A new report concludes that if Vermont undertakes wholesale importation of prescription drugs from Canada, such a program could achieve cost savings for the state’s commercial payers. But achieving benefits requires an emphasis on program mechanics, and Vermont’s own effort is far from a done deal — with the state’s largest health insurer pointing out that administrative costs and hurdles, which may be significant, are not quantified in this feasibility study, AIS Health reported.
The state’s 14-page report on the preliminary design of the “Canadian Rx Drug Import Supply Program,” written with the National Academy for State Health Policy’s (NASHP) technical assistance, estimates savings of $1 million to $5 million annually, based on just 17 high-spend drugs identified for two of the state’s three major carriers.
Blue Cross and Blue Shield of Vermont was among the three major carriers in the state asked to voluntarily identify top-spend prescription drugs for the second quarter of 2018, excluding drugs such as narcotics, biologics, and IV and infused drugs that are not eligible for importation under federal law. MVP Health Care also provided data, but Cigna Corp. opted not to do so.
While NASHP Executive Director Trish Riley declined to identify by name the 17 high-spend drugs contained in the report, she says they are used for contraception, chronic obstructive pulmonary disease, diabetes, hepatitis C, HIV/AIDS, multiple sclerosis, arthritis and venous thromboembolism prevention, along with one cancer drug.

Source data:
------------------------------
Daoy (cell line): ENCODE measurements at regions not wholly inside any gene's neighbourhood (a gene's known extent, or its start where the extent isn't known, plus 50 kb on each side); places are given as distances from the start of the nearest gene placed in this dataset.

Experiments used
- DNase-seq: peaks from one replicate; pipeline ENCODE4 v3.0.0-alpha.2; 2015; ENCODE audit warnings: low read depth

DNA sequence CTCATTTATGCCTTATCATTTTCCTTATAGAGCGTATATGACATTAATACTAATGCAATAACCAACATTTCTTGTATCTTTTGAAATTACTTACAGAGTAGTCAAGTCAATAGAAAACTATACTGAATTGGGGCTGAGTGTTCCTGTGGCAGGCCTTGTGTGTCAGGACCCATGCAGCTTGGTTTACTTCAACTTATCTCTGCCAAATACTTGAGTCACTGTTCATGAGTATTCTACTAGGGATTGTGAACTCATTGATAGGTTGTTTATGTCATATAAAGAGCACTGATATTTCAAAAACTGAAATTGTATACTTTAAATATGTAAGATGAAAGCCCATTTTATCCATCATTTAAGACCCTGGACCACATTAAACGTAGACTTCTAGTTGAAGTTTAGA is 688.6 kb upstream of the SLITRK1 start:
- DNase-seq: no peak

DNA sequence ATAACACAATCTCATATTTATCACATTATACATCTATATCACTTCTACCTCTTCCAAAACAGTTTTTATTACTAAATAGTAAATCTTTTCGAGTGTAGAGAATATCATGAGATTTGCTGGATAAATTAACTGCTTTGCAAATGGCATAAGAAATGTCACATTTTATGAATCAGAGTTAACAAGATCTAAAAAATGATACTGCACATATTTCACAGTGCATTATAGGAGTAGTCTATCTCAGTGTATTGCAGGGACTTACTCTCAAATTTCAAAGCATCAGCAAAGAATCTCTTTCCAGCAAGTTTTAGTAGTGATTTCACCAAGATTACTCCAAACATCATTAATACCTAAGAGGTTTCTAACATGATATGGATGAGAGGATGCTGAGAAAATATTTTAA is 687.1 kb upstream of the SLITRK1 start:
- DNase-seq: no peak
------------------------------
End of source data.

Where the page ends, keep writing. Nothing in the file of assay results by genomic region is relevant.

Payers also were asked to calculate net savings from importation, with NASHP adding a “conservatively-high estimated mark-up” for program administration of 45% on top of the Canadian price. To determine savings, plans were asked to determine their net spend (net of rebates) on the 17 drugs, comparing it to the would-be net spend for the same drugs if they were imported from Canada with a 45% mark-up.
Even with the 45% mark-up, plans reported savings ranging from $2.61 to $2.82 per member per month, or $1 million to $5 million annually, the report says. But it notes these savings for commercial payers, post mark-up, don’t take into consideration the state’s costs in operating the importation program.
Broadly speaking, the Vermont Blues plan supports efforts to reduce prescription drug costs for its members, says its spokesperson Sara Teachout. Yet she notes the complexity of the issue, pointing out that “some of the administrative hurdles [for Canadian drug importation in Vermont] are significant.”